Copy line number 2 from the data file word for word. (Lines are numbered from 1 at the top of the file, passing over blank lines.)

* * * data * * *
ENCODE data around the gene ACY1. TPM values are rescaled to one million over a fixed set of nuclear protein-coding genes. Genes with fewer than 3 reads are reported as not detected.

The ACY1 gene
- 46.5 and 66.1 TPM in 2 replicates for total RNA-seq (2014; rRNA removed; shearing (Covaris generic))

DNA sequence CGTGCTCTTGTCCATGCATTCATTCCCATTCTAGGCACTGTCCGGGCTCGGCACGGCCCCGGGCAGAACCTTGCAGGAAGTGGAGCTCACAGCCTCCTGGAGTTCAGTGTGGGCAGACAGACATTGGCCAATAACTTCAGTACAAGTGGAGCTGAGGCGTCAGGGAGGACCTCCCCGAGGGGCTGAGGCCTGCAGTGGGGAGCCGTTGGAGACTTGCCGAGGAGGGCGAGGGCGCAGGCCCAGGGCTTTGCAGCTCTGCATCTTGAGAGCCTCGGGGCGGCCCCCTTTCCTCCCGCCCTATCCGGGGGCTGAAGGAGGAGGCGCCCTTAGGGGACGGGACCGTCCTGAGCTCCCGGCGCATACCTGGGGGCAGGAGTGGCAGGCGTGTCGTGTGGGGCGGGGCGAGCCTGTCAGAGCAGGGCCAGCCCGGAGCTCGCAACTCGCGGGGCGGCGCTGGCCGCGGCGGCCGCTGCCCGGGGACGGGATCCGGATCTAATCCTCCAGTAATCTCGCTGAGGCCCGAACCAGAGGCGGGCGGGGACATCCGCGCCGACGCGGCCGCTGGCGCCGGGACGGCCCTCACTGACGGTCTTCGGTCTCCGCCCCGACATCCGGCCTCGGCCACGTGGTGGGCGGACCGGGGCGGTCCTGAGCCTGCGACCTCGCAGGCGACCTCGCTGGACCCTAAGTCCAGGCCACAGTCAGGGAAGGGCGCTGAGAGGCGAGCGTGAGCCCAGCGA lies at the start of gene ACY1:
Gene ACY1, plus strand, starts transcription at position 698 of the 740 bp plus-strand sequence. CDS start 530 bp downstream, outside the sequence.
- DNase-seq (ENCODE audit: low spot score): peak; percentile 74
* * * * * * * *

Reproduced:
The ACY1 gene